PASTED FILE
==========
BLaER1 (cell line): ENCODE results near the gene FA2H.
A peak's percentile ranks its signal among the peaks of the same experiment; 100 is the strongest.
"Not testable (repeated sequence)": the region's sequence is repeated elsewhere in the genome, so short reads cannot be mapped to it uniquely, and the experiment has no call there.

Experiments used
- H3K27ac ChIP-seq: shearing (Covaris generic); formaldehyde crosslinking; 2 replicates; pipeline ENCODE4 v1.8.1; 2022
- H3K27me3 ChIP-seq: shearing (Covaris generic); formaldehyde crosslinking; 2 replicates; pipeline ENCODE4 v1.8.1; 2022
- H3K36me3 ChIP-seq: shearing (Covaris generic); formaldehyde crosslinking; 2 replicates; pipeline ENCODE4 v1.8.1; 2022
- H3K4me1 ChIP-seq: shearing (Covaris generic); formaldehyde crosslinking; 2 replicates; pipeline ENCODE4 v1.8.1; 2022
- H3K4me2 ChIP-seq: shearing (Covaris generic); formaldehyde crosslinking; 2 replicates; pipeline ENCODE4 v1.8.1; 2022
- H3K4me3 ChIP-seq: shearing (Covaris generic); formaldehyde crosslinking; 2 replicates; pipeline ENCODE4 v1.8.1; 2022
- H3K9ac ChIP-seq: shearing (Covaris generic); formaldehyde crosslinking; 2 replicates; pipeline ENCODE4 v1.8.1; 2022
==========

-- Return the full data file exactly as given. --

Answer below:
BLaER1 (cell line): ENCODE results near the gene FA2H.
A peak's percentile ranks its signal among the peaks of the same experiment; 100 is the strongest.
"Not testable (repeated sequence)": the region's sequence is repeated elsewhere in the genome, so short reads cannot be mapped to it uniquely, and the experiment has no call there.

Experiments used
- H3K27ac ChIP-seq: shearing (Covaris generic); formaldehyde crosslinking; 2 replicates; pipeline ENCODE4 v1.8.1; 2022
- H3K27me3 ChIP-seq: shearing (Covaris generic); formaldehyde crosslinking; 2 replicates; pipeline ENCODE4 v1.8.1; 2022
- H3K36me3 ChIP-seq: shearing (Covaris generic); formaldehyde crosslinking; 2 replicates; pipeline ENCODE4 v1.8.1; 2022
- H3K4me1 ChIP-seq: shearing (Covaris generic); formaldehyde crosslinking; 2 replicates; pipeline ENCODE4 v1.8.1; 2022
- H3K4me2 ChIP-seq: shearing (Covaris generic); formaldehyde crosslinking; 2 replicates; pipeline ENCODE4 v1.8.1; 2022
- H3K4me3 ChIP-seq: shearing (Covaris generic); formaldehyde crosslinking; 2 replicates; pipeline ENCODE4 v1.8.1; 2022
- H3K9ac ChIP-seq: shearing (Covaris generic); formaldehyde crosslinking; 2 replicates; pipeline ENCODE4 v1.8.1; 2022